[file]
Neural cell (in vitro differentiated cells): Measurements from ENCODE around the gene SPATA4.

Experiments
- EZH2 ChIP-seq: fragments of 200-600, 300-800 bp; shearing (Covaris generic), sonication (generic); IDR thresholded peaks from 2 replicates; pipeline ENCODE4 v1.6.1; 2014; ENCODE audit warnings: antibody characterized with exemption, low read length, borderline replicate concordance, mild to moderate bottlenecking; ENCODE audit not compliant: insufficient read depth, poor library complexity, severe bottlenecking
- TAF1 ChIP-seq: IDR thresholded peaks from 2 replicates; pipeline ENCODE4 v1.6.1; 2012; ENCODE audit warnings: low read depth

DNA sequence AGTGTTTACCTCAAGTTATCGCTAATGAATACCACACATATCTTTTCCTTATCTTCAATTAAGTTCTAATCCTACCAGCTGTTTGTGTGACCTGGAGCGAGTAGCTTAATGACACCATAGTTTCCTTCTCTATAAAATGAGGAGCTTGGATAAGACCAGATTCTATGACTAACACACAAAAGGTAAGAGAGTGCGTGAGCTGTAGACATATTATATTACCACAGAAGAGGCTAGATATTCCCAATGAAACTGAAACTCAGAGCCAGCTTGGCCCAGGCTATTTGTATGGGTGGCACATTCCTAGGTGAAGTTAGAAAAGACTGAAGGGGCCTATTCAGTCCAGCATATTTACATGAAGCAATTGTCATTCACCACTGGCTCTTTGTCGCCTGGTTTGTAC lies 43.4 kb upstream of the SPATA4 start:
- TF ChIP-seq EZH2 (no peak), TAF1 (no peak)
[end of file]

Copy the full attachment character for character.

Neural cell (in vitro differentiated cells): Measurements from ENCODE around the gene SPATA4.

Experiments
- EZH2 ChIP-seq: fragments of 200-600, 300-800 bp; shearing (Covaris generic), sonication (generic); IDR thresholded peaks from 2 replicates; pipeline ENCODE4 v1.6.1; 2014; ENCODE audit warnings: antibody characterized with exemption, low read length, borderline replicate concordance, mild to moderate bottlenecking; ENCODE audit not compliant: insufficient read depth, poor library complexity, severe bottlenecking
- TAF1 ChIP-seq: IDR thresholded peaks from 2 replicates; pipeline ENCODE4 v1.6.1; 2012; ENCODE audit warnings: low read depth

DNA sequence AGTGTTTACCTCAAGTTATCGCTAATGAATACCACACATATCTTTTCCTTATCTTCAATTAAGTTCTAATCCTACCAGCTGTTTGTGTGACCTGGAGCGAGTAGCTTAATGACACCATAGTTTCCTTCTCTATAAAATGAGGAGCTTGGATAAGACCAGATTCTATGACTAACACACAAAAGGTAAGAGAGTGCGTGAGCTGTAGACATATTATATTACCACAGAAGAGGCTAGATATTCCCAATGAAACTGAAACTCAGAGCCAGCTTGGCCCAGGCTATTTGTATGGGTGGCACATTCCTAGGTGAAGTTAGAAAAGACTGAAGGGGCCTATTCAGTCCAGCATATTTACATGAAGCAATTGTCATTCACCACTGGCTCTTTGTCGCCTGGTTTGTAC lies 43.4 kb upstream of the SPATA4 start:
- TF ChIP-seq EZH2 (no peak), TAF1 (no peak)